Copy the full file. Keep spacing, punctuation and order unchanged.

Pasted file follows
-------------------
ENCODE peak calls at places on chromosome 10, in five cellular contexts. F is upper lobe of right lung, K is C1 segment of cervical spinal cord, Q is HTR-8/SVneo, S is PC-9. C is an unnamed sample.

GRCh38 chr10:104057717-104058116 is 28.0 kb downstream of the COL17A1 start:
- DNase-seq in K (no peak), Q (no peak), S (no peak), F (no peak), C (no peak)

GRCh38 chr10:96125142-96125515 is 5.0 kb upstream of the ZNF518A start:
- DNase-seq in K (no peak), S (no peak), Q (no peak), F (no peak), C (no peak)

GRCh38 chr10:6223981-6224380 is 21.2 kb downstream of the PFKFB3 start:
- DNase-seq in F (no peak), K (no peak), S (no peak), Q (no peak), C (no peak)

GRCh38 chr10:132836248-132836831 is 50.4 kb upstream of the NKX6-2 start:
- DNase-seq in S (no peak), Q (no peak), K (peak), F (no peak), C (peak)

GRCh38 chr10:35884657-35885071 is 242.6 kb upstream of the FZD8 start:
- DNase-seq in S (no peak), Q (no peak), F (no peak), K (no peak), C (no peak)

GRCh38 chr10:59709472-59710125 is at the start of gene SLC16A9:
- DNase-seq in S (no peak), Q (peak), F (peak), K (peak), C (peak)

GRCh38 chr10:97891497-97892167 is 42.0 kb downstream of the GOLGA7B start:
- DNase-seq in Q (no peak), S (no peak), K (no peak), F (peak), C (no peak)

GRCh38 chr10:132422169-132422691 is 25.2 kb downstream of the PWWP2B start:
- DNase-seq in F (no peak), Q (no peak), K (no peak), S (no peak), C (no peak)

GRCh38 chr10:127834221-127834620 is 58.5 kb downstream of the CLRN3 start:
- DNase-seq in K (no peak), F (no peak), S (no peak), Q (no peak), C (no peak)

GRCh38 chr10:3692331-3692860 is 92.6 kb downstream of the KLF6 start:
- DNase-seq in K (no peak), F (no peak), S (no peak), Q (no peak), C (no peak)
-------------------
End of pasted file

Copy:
ENCODE peak calls at places on chromosome 10, in five cellular contexts. F is upper lobe of right lung, K is C1 segment of cervical spinal cord, Q is HTR-8/SVneo, S is PC-9. C is an unnamed sample.

GRCh38 chr10:104057717-104058116 is 28.0 kb downstream of the COL17A1 start:
- DNase-seq in K (no peak), Q (no peak), S (no peak), F (no peak), C (no peak)

GRCh38 chr10:96125142-96125515 is 5.0 kb upstream of the ZNF518A start:
- DNase-seq in K (no peak), S (no peak), Q (no peak), F (no peak), C (no peak)

GRCh38 chr10:6223981-6224380 is 21.2 kb downstream of the PFKFB3 start:
- DNase-seq in F (no peak), K (no peak), S (no peak), Q (no peak), C (no peak)

GRCh38 chr10:132836248-132836831 is 50.4 kb upstream of the NKX6-2 start:
- DNase-seq in S (no peak), Q (no peak), K (peak), F (no peak), C (peak)

GRCh38 chr10:35884657-35885071 is 242.6 kb upstream of the FZD8 start:
- DNase-seq in S (no peak), Q (no peak), F (no peak), K (no peak), C (no peak)

GRCh38 chr10:59709472-59710125 is at the start of gene SLC16A9:
- DNase-seq in S (no peak), Q (peak), F (peak), K (peak), C (peak)

GRCh38 chr10:97891497-97892167 is 42.0 kb downstream of the GOLGA7B start:
- DNase-seq in Q (no peak), S (no peak), K (no peak), F (peak), C (no peak)

GRCh38 chr10:132422169-132422691 is 25.2 kb downstream of the PWWP2B start:
- DNase-seq in F (no peak), Q (no peak), K (no peak), S (no peak), C (no peak)

GRCh38 chr10:127834221-127834620 is 58.5 kb downstream of the CLRN3 start:
- DNase-seq in K (no peak), F (no peak), S (no peak), Q (no peak), C (no peak)

GRCh38 chr10:3692331-3692860 is 92.6 kb downstream of the KLF6 start:
- DNase-seq in K (no peak), F (no peak), S (no peak), Q (no peak), C (no peak)